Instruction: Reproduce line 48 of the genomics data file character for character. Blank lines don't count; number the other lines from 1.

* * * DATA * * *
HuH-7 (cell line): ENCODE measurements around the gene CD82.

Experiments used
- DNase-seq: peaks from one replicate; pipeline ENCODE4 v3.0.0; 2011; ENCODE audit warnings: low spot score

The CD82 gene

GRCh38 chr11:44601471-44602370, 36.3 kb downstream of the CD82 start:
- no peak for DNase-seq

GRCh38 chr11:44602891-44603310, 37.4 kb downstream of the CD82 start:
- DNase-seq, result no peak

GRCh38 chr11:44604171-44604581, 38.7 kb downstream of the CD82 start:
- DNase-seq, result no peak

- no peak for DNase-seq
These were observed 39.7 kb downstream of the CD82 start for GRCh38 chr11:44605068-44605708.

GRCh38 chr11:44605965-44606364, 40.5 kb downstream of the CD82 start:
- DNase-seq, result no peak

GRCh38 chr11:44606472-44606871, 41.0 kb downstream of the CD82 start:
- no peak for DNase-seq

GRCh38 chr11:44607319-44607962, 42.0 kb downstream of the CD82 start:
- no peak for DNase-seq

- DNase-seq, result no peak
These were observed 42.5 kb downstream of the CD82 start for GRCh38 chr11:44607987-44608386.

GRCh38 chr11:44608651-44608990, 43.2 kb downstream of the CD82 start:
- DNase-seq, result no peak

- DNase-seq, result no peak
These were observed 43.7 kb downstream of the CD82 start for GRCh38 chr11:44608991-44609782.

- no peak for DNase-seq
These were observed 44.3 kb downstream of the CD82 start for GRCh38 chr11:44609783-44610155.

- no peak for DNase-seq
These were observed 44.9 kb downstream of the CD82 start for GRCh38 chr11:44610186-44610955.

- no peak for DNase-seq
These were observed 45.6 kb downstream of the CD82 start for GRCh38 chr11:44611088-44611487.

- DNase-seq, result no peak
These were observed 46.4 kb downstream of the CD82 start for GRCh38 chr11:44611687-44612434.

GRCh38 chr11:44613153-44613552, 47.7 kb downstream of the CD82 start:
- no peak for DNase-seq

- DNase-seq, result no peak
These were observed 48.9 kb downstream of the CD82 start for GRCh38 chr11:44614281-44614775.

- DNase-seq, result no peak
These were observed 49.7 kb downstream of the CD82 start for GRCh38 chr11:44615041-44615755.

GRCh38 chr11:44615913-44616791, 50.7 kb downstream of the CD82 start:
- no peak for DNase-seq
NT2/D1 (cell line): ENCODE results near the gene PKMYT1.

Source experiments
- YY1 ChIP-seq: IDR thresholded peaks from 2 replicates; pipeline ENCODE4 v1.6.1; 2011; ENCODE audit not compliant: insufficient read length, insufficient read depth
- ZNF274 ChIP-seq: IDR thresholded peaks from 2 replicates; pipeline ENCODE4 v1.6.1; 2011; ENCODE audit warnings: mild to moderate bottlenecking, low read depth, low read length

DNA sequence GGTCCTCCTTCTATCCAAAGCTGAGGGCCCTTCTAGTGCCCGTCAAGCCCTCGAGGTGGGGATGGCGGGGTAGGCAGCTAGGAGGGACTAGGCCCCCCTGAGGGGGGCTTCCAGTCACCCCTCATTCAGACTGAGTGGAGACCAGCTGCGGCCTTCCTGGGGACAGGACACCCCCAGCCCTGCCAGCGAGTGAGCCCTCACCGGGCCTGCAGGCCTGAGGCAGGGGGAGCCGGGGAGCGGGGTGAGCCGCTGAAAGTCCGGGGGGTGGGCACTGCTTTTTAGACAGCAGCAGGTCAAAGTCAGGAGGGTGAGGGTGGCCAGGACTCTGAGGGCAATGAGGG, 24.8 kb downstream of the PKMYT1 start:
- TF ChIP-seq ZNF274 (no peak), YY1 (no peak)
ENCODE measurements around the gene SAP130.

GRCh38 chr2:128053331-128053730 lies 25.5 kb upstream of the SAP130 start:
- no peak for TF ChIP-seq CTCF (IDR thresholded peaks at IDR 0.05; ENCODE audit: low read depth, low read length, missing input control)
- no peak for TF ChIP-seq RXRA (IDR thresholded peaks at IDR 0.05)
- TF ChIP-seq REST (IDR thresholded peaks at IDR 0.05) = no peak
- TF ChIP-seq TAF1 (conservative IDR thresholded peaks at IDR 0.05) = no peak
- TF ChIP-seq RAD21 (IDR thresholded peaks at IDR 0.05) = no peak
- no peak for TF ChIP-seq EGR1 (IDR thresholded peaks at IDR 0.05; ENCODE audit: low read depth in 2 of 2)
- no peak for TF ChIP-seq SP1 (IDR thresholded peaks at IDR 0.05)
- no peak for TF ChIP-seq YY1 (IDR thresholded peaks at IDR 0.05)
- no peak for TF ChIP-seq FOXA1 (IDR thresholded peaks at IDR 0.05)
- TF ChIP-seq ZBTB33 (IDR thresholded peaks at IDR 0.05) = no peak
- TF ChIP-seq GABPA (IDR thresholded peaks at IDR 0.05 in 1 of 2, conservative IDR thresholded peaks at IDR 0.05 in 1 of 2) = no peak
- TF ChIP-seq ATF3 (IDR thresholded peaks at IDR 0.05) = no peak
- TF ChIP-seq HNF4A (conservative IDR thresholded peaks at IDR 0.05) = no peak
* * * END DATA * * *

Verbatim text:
GRCh38 chr2:128053331-128053730 lies 25.5 kb upstream of the SAP130 start: